Miami Tech & Startup News

Miami Dade College to expand emerging tech programs, open a Center for AI and expand ‘AI for All’ with new $15M investment

Miami Dade College to expand emerging tech programs, open a Center for AI and expand ‘AI for All’ with new $15M investment

The $15M in funding comes from Knight Foundation, Miami-Dade County, City of Miami and Miami DDA

This vision will soon be reality: Every Miami Dade College student, regardless of their discipline, will be exposed to emerging technologies. The College is poised to be the first of its kind in the nation to require all students to take at least one Applied AI course. MDC will soon offer a bachelor’s degree in artificial intelligence, as well as a certificate program in Applied AI. Offerings in cybersecurity, data science, cloud computing, gaming and other emerging technologies will be bolstered with additional faculty and resources. And there is, beginning today, a central Hub for all things Miami Tech at MDC.

Miami Dade College under President Madeline Pumariega will do all this through a $15 million combined investment from the John S. and James L. Knight Foundation, Miami-Dade County, City of Miami and the Miami Dowtown Development Authority. The investment consists of $5 million from Miami-Dade County and $2 million from the City of Miami in American Rescue Plan Act (ARPA) funds, a $7 million match from Knight, and $1 million from the Miami DDA. It was announced today at a press conference on MDC’s Wolfson campus that included remarks by the mayors of Miami and Miami-Dade County, the DDA and MDC leadership.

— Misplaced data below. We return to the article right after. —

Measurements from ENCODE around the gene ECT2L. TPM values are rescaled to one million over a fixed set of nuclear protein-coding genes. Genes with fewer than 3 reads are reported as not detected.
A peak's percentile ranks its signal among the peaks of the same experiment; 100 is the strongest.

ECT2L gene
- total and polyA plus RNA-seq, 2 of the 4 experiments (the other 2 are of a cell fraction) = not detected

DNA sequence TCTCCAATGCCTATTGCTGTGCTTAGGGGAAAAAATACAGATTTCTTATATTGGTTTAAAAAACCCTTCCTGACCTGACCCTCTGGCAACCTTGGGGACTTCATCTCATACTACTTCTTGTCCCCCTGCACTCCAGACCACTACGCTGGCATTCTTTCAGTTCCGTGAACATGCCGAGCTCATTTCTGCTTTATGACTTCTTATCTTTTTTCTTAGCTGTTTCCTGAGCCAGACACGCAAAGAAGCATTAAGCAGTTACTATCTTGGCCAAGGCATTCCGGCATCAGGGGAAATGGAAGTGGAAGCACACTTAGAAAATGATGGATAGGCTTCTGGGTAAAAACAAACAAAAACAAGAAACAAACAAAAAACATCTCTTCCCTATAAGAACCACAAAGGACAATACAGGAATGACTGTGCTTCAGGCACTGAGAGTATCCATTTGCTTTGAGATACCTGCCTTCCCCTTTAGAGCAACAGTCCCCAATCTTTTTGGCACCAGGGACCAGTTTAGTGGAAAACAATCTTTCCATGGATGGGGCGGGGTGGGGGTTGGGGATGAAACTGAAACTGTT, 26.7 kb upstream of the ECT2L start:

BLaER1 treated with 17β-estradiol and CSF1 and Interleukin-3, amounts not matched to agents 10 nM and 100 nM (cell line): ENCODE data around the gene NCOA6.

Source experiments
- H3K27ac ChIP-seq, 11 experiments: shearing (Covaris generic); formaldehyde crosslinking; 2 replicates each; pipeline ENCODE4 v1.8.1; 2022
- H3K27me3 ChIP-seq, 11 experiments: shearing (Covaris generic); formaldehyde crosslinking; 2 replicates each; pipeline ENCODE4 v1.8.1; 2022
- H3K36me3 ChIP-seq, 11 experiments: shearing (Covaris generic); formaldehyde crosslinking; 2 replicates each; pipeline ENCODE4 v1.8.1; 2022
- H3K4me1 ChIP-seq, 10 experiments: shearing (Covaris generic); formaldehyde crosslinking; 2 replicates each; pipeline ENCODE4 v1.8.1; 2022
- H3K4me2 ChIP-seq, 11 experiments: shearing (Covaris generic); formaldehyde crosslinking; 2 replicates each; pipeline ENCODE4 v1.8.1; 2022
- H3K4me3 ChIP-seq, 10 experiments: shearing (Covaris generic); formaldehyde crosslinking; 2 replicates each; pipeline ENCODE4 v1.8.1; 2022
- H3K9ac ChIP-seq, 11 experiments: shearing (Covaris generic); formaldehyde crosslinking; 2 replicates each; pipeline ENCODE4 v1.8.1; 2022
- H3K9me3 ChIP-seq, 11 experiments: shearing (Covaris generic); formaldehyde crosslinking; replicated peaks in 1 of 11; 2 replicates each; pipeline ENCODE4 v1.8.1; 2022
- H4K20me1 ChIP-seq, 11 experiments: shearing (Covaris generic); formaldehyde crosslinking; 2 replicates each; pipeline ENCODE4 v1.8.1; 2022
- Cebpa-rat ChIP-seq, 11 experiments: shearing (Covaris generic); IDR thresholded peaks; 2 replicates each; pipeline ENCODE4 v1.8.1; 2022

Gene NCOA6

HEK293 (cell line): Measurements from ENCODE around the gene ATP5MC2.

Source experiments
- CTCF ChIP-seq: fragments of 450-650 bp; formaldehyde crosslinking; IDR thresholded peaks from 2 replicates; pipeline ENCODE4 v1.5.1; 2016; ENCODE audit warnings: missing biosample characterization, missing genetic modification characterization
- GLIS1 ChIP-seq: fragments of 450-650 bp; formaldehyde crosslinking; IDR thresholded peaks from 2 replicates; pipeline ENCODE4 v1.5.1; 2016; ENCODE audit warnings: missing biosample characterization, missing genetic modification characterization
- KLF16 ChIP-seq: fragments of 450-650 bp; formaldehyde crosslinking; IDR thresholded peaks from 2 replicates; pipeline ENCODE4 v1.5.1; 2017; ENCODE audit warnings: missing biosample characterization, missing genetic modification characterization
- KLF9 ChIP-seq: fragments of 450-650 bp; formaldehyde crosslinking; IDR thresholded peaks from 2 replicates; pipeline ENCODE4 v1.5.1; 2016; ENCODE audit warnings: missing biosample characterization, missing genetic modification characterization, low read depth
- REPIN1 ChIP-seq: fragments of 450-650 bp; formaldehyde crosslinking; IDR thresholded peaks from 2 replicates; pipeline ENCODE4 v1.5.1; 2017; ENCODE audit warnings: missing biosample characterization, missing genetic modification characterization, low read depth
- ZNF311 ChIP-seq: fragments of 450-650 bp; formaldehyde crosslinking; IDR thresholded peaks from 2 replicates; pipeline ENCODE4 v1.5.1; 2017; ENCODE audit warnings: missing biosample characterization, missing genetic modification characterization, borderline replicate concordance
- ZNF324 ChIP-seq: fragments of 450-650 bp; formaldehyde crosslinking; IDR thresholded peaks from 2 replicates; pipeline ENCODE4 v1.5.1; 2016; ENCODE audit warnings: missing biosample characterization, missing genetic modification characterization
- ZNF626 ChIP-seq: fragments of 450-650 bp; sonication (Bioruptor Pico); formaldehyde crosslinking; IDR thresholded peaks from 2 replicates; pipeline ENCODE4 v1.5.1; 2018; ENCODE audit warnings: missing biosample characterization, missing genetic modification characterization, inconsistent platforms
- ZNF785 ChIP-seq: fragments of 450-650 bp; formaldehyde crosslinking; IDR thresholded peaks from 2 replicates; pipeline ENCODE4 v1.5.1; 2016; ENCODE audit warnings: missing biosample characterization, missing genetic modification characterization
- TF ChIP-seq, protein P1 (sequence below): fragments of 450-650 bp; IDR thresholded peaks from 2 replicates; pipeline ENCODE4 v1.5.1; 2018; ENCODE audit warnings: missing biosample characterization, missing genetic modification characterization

“MDC has been the higher education leader in the South Florida community for 62 years, helping to build and elevate our city from within,” said Pumariega, also an MDC alumnus. “With these historic investments and support from key partners, we are continuing that mission, preparing students for top jobs in emerging and growing technology careers, helping residents upskill to attain economic mobility, and driving the growth of businesses in South Florida.”

MDC is one of the largest public colleges in the nation with over 100,000 students, of which 91% are Hispanic or Black and more than 50% are first-generation college students. The new funding comes at a time when enrollment in tech programs has reached an all-time high, even as other programs have been flat, The enrollment in MDC tech programs that lead to employment, such as bachelor’s and associate’s degrees and certificates, was a record 1,830 students this past fall, representing a 120% increase in enrollment in just four years. It’s the kind of growth Florida International University’s tech programs are also seeing.

“Literally, there’s never been a time in Miami where more Miamians have said ‘I want to be in tech,’ so leaning into that trend makes all the sense in the world,” said Raul Moas, senior director of Knight’s Miami program.“Miamians are raising their hand, they are seeking ways to break into the sector.”